May I start by paying tribute to Mr Clarke? He is one of the very few voices of sanity on the Government side of the House with regard to Brexit. When the history books are written about this damaging period for the United Kingdom, his name will be right at the top as the person who tried his very hardest to save Britain from doing damage to itself when leaving the European Union. That is what the vast majority of Members on the Opposition side of the House have been trying to achieve with their amendments to the Bill, and certainly with the amendments in the names of my hon. and right hon. Friends this evening.
May I also pay tribute to the Clerks of the House, who have marshalled this Bill incredibly well through the last eight days in Committee? The emails that have come to many of us who submitted amendments have been detailed and helpful, and great tribute goes to the Clerks. They thoroughly deserve their Christmas break, but they should rest assured that we will be back in January to work them just as hard on Report and Third Reading. So merry Christmas and thank you to the staff in the Clerks’ office of this House.
I am slightly confused by the Minister’s approach to new clauses 54 and 13—the two new clauses I would like to concentrate on this evening. That is particularly true of new clause 54, because I thought the whole point of legislation was to put Government policy on the statute book. I thought Government policy would come forward—whether in a manifesto or in a speech, as in the Florence speech—and would then be codified in legislation in order that the Government’s wishes were put into law. That seems to be the process that this Parliament has been going through for several hundred years.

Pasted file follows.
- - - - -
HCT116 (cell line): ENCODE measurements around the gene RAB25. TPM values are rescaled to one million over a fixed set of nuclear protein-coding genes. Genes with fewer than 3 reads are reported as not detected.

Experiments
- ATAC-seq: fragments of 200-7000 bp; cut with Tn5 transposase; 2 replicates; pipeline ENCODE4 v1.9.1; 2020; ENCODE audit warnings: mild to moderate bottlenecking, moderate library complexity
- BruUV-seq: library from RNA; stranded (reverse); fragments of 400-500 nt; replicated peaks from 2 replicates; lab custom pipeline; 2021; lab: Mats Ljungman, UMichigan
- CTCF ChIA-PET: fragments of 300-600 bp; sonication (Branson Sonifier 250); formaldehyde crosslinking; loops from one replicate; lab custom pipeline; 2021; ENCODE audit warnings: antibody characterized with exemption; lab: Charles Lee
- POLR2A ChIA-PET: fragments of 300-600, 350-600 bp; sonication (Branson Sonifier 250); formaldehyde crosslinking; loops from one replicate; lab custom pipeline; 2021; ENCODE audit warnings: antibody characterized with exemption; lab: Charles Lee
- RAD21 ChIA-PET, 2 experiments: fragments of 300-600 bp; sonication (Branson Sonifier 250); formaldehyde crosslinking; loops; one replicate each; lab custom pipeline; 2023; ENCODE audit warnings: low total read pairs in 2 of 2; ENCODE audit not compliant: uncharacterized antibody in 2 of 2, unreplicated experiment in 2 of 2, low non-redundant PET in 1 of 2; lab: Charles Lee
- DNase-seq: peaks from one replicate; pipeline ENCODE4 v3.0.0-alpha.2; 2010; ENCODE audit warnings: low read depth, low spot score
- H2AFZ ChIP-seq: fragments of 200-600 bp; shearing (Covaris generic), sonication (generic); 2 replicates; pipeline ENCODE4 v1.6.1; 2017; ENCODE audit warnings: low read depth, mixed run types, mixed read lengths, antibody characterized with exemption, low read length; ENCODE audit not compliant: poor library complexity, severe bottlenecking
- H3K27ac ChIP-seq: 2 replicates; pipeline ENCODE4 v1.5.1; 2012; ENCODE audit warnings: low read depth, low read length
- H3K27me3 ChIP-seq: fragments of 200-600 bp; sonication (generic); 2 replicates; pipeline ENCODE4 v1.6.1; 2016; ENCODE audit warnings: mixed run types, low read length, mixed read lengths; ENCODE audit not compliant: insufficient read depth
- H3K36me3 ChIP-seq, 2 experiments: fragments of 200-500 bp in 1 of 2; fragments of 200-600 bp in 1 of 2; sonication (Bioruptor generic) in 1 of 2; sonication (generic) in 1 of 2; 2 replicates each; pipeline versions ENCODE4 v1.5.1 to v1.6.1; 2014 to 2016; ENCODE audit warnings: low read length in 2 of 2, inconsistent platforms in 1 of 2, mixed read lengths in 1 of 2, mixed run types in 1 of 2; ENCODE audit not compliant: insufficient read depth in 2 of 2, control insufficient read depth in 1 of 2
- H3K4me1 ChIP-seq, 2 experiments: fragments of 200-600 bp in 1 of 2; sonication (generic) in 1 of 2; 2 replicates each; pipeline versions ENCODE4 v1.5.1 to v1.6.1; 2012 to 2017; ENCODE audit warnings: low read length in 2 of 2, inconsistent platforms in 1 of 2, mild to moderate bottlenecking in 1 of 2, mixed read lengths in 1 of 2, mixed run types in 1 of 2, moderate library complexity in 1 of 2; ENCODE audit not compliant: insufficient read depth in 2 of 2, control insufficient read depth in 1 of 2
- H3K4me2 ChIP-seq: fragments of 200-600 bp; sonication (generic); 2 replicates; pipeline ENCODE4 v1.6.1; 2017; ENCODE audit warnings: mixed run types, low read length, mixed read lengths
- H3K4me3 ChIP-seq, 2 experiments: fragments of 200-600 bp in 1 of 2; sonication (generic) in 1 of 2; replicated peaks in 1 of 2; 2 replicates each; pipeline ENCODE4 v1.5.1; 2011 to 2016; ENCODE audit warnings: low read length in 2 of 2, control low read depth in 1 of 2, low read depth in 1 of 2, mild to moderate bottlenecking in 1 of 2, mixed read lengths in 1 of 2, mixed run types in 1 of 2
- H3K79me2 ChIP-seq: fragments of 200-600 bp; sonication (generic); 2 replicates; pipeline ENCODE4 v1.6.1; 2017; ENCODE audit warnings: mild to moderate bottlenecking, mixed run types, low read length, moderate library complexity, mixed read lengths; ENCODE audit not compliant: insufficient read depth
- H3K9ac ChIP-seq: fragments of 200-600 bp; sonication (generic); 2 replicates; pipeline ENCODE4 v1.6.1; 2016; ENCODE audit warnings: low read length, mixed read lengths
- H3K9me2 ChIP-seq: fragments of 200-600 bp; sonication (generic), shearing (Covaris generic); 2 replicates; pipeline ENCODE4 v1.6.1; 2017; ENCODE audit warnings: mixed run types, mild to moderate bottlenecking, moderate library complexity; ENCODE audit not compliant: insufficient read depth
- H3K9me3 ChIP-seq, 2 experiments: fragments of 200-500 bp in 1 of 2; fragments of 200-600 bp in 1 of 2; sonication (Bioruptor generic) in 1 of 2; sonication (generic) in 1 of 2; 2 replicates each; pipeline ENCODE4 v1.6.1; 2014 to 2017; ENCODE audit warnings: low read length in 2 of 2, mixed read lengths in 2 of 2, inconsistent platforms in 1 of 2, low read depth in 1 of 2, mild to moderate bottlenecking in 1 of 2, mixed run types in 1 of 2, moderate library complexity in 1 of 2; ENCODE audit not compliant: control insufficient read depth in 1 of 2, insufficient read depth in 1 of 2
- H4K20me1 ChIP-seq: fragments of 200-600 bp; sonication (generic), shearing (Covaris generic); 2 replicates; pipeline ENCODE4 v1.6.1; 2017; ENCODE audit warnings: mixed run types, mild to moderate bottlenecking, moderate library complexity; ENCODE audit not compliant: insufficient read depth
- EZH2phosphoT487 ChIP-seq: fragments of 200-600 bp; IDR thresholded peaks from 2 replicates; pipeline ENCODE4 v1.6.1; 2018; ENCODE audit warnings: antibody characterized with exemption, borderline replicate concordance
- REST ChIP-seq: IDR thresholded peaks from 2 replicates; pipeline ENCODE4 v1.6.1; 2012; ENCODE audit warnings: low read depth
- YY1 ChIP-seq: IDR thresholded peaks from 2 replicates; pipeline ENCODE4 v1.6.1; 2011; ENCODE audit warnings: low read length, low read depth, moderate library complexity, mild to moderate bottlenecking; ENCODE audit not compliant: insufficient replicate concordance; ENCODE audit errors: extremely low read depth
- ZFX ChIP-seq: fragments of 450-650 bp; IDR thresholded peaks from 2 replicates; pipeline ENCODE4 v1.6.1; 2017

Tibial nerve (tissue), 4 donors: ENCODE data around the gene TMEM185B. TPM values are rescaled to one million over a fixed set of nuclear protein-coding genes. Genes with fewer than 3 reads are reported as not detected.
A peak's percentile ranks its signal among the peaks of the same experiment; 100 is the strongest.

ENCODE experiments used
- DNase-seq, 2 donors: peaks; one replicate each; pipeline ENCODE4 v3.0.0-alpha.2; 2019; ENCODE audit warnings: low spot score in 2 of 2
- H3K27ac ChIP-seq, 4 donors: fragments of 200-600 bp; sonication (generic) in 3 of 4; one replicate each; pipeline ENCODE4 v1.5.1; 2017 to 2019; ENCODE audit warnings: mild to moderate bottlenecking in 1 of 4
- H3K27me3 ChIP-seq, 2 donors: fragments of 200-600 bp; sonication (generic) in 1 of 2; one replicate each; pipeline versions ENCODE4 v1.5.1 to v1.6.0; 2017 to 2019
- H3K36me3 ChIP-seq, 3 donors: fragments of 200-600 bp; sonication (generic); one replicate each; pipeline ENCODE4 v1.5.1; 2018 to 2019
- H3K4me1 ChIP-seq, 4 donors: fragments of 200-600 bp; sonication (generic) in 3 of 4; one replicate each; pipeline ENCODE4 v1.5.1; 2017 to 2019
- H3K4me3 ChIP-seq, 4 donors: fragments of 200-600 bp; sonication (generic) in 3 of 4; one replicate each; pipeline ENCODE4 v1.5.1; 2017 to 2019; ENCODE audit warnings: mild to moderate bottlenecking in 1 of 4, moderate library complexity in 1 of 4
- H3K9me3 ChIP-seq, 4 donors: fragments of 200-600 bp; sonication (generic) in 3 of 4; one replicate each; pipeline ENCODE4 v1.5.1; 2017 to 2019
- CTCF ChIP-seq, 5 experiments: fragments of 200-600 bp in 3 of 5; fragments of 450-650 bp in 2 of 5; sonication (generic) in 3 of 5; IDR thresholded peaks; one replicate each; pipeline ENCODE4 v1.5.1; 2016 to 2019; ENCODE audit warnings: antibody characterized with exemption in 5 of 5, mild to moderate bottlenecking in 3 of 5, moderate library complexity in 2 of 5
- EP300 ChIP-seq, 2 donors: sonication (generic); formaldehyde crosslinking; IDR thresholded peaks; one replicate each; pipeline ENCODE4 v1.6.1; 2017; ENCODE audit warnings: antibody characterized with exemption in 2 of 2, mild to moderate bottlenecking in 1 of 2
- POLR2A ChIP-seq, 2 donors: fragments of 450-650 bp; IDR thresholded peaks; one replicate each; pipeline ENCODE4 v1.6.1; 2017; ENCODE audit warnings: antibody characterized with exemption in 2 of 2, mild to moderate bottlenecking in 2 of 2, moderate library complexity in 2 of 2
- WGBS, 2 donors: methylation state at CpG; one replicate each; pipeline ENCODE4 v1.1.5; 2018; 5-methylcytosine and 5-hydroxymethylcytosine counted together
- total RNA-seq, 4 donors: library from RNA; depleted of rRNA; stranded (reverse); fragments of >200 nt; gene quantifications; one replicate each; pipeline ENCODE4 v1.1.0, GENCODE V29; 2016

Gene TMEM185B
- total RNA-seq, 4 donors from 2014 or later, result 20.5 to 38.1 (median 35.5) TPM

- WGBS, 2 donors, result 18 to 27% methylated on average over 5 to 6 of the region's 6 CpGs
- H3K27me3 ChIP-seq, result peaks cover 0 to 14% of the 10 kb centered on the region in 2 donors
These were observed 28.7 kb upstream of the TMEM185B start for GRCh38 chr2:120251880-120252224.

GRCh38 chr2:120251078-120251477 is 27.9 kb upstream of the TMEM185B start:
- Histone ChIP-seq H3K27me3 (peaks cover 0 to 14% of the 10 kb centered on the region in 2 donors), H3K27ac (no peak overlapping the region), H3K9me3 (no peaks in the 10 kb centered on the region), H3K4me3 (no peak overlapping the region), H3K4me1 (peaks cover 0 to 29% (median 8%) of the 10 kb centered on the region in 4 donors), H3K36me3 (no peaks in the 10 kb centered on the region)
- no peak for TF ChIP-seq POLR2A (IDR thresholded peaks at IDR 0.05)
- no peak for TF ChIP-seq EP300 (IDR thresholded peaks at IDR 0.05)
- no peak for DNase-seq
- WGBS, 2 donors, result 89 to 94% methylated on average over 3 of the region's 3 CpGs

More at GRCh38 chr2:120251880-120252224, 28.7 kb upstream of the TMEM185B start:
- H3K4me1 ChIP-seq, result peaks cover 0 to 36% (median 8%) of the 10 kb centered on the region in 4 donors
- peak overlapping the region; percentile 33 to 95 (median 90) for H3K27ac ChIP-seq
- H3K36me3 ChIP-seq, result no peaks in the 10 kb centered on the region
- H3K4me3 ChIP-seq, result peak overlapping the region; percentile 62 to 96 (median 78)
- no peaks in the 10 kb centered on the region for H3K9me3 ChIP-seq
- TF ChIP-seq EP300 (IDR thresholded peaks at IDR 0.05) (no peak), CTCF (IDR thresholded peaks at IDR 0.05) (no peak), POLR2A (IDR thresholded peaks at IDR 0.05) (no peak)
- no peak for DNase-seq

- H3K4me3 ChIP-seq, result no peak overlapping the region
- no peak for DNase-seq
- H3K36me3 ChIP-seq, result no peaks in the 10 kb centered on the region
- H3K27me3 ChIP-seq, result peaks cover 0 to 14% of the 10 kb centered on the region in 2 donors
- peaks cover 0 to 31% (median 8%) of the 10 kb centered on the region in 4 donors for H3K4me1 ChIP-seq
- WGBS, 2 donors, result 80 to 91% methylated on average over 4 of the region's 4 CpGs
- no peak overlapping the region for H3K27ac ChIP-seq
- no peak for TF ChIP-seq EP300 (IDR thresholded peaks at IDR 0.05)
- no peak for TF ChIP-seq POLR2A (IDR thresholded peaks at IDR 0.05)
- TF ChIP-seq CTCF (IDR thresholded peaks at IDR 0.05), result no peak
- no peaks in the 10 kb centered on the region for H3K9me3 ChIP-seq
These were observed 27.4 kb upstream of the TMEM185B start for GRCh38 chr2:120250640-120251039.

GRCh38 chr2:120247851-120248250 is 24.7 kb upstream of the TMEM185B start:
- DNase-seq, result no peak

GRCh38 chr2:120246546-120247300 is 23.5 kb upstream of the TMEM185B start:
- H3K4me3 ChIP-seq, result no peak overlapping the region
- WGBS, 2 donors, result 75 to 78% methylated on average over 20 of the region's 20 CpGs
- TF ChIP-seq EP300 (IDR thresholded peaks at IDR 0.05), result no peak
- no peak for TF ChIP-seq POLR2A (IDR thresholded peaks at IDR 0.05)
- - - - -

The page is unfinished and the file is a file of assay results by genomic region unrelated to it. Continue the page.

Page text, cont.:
For the Minister to come to the Dispatch Box and say, “Yes, this is Government policy, but we don’t put it into law” seems to be an excuse not to put it into law. I think we could all draw the same conclusion from that excuse: as the right hon. and learned Gentleman has indicated, the Cabinet does not agree on the Florence speech—it is trying to change the dynamics and the content of the Florence speech—and the Prime Minister is desperately trying to hold the extreme right wing of the Conservative party within this process and to manage her party rather than this process. Otherwise, as the right hon. and learned Gentleman said, there was nothing in new clause 54 that the Prime Minister did not say in her Florence speech that should not be codified in the Bill to enable this Parliament and the country to be comfortable that the Florence speech is the direction of the Government.